Stunning, Rare Photos of the Women Workers of WWII

Illustration for article titled Stunning, Rare Photos of the Women Workers of WWII

These gorgeous color photos are...whoa. Taken by Alfred T. Palmer, a photographer for the US Office of War Information during World War II, these images are largely from the rubber, metal, and aircraft factories in Ohio, Kentucky, and California. And damn, they are rad.

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Between 1940 and 1945, the amount of women in the U.S. workforce increased from 27 percent to nearly 37 percent. And although many went back home (or to lower paying/prestige jobs) after the war ended, their saved incomes helped jumpstart the economy, and we've all benefited greatly from their hard work. Thanks, ladies.

Illustration for article titled Stunning, Rare Photos of the Women Workers of WWII
Illustration for article titled Stunning, Rare Photos of the Women Workers of WWII
Illustration for article titled Stunning, Rare Photos of the Women Workers of WWII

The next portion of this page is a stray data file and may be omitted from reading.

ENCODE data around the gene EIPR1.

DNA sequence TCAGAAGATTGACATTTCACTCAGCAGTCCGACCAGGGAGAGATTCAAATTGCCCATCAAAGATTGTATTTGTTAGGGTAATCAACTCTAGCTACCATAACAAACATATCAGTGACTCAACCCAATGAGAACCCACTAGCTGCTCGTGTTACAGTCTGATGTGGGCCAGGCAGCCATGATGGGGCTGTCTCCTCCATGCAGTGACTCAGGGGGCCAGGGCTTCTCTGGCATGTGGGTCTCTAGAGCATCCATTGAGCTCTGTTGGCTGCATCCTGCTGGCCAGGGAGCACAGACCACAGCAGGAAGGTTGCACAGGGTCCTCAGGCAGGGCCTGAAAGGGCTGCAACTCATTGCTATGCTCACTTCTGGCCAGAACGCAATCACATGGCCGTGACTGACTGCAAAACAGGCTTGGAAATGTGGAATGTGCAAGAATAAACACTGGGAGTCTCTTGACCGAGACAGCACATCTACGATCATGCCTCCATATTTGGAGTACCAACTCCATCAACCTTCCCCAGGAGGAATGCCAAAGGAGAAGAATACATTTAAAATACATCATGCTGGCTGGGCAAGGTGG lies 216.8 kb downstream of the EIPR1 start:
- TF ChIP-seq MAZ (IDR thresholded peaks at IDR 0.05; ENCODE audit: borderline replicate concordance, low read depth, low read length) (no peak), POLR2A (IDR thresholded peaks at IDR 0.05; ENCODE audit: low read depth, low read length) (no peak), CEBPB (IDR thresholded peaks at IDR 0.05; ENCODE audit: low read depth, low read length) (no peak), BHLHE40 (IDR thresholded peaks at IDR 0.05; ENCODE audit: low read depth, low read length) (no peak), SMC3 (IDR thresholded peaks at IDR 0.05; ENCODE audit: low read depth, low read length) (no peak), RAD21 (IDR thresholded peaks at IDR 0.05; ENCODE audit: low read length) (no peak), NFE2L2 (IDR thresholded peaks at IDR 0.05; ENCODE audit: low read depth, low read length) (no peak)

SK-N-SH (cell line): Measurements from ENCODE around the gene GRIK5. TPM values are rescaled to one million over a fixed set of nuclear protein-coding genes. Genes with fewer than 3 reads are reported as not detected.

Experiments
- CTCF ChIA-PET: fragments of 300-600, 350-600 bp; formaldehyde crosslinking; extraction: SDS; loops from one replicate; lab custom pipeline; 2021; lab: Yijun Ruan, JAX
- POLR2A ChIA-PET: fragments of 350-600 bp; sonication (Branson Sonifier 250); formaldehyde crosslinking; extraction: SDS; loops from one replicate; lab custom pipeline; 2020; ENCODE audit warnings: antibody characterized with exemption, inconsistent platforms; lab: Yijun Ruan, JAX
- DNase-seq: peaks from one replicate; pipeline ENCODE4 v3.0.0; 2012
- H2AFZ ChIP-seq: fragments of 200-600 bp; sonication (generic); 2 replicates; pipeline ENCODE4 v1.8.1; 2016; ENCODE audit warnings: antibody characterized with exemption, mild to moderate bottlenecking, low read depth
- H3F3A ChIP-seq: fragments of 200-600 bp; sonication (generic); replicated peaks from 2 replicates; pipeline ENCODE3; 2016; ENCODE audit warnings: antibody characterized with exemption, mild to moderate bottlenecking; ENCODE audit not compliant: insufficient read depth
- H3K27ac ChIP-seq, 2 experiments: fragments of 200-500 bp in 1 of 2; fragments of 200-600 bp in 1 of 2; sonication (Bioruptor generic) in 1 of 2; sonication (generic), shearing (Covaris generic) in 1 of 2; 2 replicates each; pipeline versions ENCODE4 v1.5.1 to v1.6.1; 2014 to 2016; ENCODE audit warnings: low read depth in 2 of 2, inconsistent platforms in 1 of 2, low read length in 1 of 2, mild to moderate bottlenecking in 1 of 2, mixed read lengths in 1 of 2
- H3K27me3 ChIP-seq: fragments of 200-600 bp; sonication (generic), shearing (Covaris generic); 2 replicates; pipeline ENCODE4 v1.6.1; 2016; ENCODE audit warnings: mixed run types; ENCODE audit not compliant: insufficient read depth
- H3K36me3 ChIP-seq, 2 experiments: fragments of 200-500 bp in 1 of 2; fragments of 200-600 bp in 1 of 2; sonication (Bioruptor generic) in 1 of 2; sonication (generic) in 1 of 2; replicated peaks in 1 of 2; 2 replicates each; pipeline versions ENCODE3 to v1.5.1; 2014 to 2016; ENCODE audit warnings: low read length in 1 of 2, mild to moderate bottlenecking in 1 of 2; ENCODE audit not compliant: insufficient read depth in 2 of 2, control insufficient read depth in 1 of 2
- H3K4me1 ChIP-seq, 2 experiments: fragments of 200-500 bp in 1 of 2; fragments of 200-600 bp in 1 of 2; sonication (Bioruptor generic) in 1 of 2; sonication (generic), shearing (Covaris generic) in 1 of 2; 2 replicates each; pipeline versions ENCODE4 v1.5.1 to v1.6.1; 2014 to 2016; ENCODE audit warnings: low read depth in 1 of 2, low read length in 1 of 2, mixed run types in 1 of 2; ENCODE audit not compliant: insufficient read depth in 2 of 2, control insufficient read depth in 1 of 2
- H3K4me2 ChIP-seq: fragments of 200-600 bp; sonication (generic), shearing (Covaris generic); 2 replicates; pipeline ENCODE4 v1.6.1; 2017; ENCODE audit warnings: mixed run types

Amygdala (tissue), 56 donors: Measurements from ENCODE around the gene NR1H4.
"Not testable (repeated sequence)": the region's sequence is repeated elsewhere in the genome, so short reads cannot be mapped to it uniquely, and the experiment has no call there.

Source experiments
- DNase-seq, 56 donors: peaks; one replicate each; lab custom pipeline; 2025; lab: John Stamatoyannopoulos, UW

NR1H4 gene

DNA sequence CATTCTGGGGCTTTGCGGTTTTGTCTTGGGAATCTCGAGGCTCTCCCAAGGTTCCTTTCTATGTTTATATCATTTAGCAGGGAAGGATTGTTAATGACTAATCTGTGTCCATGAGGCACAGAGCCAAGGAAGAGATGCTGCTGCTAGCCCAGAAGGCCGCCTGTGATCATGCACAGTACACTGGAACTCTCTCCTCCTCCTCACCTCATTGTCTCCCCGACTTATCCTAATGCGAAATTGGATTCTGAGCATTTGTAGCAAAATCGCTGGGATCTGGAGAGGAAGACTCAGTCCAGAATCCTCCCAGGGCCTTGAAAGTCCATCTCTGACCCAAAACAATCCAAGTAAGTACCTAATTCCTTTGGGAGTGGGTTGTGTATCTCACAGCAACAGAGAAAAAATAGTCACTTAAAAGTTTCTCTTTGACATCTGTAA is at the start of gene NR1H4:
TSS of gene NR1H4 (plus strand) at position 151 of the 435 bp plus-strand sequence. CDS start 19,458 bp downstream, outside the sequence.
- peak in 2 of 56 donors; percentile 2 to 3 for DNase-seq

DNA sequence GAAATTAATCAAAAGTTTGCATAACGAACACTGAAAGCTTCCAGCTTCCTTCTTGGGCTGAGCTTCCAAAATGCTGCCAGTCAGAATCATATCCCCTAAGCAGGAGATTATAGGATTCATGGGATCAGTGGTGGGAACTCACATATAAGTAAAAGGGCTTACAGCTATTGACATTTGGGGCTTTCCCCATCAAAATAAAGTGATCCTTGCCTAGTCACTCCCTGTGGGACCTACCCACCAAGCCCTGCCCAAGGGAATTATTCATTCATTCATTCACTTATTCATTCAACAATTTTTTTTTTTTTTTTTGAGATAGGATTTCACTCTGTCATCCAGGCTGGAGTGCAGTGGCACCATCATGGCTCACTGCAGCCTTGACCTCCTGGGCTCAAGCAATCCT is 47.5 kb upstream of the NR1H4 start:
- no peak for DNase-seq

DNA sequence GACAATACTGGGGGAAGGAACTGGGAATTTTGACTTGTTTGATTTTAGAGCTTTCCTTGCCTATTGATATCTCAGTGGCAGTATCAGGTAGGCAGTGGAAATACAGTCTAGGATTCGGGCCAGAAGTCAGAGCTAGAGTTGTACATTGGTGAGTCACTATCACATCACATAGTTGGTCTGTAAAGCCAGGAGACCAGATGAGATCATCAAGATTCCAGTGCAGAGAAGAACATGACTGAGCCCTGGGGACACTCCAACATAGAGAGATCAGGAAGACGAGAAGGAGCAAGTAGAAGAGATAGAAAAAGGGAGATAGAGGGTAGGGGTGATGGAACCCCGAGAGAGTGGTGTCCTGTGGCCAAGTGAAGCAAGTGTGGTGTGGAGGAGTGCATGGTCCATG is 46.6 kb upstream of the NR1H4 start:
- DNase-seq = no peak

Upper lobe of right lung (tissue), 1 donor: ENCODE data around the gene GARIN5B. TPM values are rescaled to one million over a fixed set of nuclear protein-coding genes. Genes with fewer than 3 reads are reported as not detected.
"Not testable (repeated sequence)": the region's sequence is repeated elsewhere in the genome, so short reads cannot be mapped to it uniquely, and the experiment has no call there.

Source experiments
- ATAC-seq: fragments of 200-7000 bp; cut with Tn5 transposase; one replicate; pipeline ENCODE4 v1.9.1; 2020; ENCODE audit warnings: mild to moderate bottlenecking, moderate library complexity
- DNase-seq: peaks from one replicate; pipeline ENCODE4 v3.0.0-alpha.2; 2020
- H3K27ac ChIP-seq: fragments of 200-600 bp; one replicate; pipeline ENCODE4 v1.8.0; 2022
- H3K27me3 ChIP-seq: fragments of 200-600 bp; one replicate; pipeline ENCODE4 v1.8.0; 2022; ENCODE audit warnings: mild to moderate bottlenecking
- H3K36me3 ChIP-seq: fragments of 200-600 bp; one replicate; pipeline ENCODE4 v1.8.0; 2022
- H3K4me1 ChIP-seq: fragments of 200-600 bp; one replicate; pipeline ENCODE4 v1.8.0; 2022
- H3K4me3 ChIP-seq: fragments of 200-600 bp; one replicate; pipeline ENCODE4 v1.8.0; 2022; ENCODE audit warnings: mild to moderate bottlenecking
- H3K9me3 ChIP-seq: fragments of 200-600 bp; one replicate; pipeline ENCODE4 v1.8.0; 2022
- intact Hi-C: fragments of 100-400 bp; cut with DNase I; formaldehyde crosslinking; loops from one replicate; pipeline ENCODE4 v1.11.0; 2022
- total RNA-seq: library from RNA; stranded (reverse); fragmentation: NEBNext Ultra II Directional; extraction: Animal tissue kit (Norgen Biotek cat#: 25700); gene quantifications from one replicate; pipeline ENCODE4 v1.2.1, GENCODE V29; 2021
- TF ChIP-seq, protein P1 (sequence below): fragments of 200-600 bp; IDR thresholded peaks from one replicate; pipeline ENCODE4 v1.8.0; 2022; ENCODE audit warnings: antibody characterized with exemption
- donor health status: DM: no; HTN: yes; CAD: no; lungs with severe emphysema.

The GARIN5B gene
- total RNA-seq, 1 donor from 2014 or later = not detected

Illustration for article titled Stunning, Rare Photos of the Women Workers of WWII
Illustration for article titled Stunning, Rare Photos of the Women Workers of WWII
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Illustration for article titled Stunning, Rare Photos of the Women Workers of WWII
Illustration for article titled Stunning, Rare Photos of the Women Workers of WWII
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Illustration for article titled Stunning, Rare Photos of the Women Workers of WWII
Illustration for article titled Stunning, Rare Photos of the Women Workers of WWII
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[Wikimedia via The Daily Mail]

DISCUSSION

AndAnotherThing---
AndAnotherThing...

I've always loved that picture of that black Rosie. Growing up, everything I read in history books and saw in old movies seemed like the war effort was entirely comprised of white women, so when I first saw that photo it was a really nice nod to the contribution that WOC also made to taking care of their boys at the front.